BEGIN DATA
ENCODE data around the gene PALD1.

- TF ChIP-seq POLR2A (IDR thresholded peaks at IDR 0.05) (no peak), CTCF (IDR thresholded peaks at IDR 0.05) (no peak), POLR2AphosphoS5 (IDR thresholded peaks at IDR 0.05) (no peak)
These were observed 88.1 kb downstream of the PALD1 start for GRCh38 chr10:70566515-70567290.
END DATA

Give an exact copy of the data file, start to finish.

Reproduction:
ENCODE data around the gene PALD1.

- TF ChIP-seq POLR2A (IDR thresholded peaks at IDR 0.05) (no peak), CTCF (IDR thresholded peaks at IDR 0.05) (no peak), POLR2AphosphoS5 (IDR thresholded peaks at IDR 0.05) (no peak)
These were observed 88.1 kb downstream of the PALD1 start for GRCh38 chr10:70566515-70567290.